I know that some of my colleagues and some somms will say that I am biased, but the fact is that we are all influenced by personal likes and dislikes. The person who will accuse me of not taking the world of Cabernet Sauvignon dominated red wines seriously enough after reading this posting, will themselves struggle to find something decisively positive to say about Nebbiolo red wines from Northern Piedmont, red Burgundies from cooler vintages, or Austrian Blaufränkisch. The latter of this trio is the subject of this story, to be precise the Blaufränkisch from MORIC, a producer who’s first vintage was 2001. No doubt, now some of you are asking yourselves if I’m seriously suggesting that the wines from the rather little-known Blaufränkisch grape from a producer in the unromantic and previously unacclaimed region of Mittelburgenland in Austria who just harvested their 15th vintage might be a serious candidate for the title of best red wine in the world. The answer is decisively yes!
The man behind the MORIC wines is ex-casino croupier and wine philosopher Roland Velich, pictured above. I got to know Roland more than five years before he founded his own winery in 2001. Back then he was still working together with his brother Heinz at their small family winery in Apetlon, Burgenland. During the 1990s they turned the Tiglat Chardonnay into one of the finest and most sought-after Austrian dry white wines, but already it was pretty clear that the brothers would have to go their separate ways at some point. How would that work out though? For some years this question mark hung in the air, then suddenly Roland decided that the red wines from the indigenous Austro-Hungarian grape Blaufränkisch / Kékfrankos was his future and Mittelburgenland was the place with the best potential for this grape. I first tasted the results in the Kurpfalz Weinstuben in Berlin in late 2003. The already bottled 2001 – there was just one wine from the debut vintage – was very elegant, but a bit oaky and therefore slightly conventional. However, the 2002 vintage wines – cask samples ready to bottle – from old vines in the communes of Lutzmannsburg and Neckenmarkt were like nothing else I’d ever tasted. They were the first MORIC wines in the contemporary style and desperately I wish I had a few bottles of them in my cellar. My collection “only” goes back to 2003 and they are still full of life.
The other day I was lucky that Heather Meyer of Winemonger, the US importer of MORIC, invited me to join a professional tasting of Roland Velich’s wines spanning the vintages 2013 to 2009 she organized at the excellent Le Du wine store on Washington Street in Downtown Manhattan. Because Velich avoids ageing his wines in new oak barrels if he possibly can (occasionally a barrel has to be replaced and his hand is forced) the full bandwidth of aromas that this grape is capable of came out, some more in one wine others more another wine. There are floral (violets and red roses) and fresh herbal notes (tarragon and sage particularly), then there’s spices (ranging from clove to black pepper), and I haven’t even got to the fruits yet! If a Blaufränkisch is good (made from ripe grapes rather than under-ripe or over-ripe grapes) then they are black and fresh, like elderberry or slightly tart wild blackberry. Blaufränkisch always has an acidic freshness, but if the wine’s balance is really good, then this is like a beam of light shining on a beautiful vase. Close the curtains and suddenly the vase looks nothing special compared with how it struck you just a moment before; what the wrong approach to this grape (i.e. trying to make its wines taste more rounded and conventional) does to it. And there is a mineral saltiness at the finish to almost every MORIC Blaufränkisch of a kind you find in very few reds from anywhere on Planet Wine.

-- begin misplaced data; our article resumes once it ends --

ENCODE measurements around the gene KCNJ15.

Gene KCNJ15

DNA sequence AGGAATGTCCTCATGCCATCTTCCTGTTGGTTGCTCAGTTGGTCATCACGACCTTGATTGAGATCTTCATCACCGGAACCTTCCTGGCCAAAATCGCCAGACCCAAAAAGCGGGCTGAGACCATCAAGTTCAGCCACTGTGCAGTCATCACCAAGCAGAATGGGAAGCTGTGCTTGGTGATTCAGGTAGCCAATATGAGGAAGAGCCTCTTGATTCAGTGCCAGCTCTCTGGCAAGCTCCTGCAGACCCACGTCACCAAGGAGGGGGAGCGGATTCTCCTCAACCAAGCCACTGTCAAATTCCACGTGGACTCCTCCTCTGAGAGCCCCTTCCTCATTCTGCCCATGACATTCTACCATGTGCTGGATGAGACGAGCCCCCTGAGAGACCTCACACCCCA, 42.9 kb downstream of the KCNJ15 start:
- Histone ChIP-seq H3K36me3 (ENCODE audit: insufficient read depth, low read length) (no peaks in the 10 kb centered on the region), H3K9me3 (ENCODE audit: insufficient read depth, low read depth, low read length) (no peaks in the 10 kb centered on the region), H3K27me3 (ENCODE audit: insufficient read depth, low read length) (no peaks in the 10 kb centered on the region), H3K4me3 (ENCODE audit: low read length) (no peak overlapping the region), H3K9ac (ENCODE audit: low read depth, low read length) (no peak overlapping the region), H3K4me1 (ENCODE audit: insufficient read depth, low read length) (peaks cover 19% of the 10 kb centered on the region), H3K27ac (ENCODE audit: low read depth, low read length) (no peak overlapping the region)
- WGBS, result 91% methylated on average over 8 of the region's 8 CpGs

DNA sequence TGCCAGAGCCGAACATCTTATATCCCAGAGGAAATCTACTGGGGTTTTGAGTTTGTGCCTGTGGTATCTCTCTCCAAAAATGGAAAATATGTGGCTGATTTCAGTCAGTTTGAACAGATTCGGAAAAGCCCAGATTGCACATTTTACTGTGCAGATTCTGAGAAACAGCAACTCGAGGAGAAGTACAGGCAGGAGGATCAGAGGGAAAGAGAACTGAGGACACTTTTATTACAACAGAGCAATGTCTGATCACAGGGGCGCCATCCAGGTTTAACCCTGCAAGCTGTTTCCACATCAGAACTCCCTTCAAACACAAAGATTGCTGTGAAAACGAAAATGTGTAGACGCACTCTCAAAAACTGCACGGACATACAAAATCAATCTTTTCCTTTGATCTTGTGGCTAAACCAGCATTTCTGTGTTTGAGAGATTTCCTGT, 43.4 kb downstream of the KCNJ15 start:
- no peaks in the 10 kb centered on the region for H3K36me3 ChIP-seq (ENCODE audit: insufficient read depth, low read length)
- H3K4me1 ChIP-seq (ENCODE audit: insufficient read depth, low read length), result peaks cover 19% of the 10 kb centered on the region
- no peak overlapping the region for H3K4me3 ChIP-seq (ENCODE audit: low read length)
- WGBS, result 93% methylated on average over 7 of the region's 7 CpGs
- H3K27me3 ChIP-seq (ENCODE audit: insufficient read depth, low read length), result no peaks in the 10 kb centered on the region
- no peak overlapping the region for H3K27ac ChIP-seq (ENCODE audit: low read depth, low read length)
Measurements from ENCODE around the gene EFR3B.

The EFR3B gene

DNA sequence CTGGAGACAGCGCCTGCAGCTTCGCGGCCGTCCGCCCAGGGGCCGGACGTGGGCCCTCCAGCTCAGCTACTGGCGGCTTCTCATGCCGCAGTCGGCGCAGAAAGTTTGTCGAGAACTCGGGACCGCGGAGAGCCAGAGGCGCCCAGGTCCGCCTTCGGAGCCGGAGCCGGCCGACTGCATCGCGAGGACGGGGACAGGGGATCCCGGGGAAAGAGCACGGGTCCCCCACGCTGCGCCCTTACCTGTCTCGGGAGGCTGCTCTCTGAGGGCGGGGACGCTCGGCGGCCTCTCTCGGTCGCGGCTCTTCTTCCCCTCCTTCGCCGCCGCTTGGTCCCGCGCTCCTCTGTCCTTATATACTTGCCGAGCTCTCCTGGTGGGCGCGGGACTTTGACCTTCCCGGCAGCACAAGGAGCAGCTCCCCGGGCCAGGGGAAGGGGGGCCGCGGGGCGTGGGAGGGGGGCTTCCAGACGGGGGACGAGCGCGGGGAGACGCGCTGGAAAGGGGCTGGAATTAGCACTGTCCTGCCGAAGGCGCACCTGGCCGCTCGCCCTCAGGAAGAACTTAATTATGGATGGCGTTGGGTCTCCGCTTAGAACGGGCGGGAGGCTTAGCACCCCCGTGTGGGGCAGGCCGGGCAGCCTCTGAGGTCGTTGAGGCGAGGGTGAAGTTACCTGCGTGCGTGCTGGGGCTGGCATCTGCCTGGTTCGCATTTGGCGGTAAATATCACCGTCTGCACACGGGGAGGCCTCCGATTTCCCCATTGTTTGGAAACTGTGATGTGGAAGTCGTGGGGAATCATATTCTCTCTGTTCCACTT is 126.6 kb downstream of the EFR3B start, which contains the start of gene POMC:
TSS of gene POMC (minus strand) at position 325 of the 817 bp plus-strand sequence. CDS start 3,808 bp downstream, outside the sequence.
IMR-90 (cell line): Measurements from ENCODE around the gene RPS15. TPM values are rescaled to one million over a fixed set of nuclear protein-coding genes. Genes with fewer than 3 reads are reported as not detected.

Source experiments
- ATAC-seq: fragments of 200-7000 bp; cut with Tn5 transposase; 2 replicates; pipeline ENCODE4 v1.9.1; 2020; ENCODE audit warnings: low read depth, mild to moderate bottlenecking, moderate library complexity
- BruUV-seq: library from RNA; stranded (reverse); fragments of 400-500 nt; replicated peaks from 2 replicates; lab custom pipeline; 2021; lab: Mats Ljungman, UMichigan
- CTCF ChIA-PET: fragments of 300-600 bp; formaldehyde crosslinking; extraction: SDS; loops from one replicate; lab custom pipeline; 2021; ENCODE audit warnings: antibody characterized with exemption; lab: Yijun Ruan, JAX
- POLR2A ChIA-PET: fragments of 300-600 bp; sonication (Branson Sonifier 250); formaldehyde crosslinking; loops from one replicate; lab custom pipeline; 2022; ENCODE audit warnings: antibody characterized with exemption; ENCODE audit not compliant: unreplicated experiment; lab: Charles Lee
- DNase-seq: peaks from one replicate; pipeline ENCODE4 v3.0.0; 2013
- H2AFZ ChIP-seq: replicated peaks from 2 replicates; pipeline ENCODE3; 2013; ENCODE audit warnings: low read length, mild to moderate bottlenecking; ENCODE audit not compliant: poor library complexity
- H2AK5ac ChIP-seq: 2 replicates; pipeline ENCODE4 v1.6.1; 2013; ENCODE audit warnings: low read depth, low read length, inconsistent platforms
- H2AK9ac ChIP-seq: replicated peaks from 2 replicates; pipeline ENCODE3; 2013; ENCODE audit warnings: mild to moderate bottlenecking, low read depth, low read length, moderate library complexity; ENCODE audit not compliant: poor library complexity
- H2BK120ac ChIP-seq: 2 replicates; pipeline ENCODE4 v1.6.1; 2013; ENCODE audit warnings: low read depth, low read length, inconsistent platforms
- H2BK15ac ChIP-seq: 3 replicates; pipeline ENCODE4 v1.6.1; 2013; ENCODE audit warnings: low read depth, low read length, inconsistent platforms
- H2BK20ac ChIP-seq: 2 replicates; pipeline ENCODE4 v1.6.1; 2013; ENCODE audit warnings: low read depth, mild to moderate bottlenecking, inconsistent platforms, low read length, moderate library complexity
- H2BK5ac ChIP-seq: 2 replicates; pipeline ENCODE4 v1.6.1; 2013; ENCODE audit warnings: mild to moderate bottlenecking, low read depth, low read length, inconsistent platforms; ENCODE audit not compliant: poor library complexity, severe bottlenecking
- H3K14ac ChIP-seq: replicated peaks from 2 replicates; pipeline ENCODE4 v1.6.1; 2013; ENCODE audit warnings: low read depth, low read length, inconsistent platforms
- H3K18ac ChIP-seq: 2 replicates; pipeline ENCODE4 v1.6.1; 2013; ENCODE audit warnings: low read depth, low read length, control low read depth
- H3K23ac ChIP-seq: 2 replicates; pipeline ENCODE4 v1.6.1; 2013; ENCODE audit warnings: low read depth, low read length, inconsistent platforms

Let’s be specific, though. The best value you can find in MORIC Blaufränkisch at the moment is the 2011 Reserve, which you might be able to find for just under $50 a bottle in NYC. This vintage is just beginning to open up this wine is beautiful example with it’s best years immediately ahead of it. It has a bunch of tannin (typical for the vintage) so if you don’t like pronounced dry tannin this is not the wine for you, but for my taste the balance between power and freshness, between delicate spice and ripe fruit is excellent. For the Alte Reben, i.e. old vine bottlings you will pay in the direction of $150 in the US and a bit more than half that figure in Euros on the other side of the Atlantic. For me the 2011 Lutzmannsburg Alte Reben and 2009 Neckenmarkt Alte Reben are unquestionably among the best red wines I’ve tasted during the last year, and I promise you that I tasted some spectacular things lately here in NYWC. The 2012s of these two top bottlings are still a bit young and I fear I may be underestimating them. The basic 2013 Blaufränkisch from MORIC suggests this is a fantastic vintage of aromatic subtlety and elegance. Those are the virtues traditionally associated with the red Bordeaux 1er Grand Cru Classé Château Lafite Rothschild, but I just tasted the 2004 the other day and that wine didn’t come close to the MORIC Blaufränkisch I just recommended. I rest my case!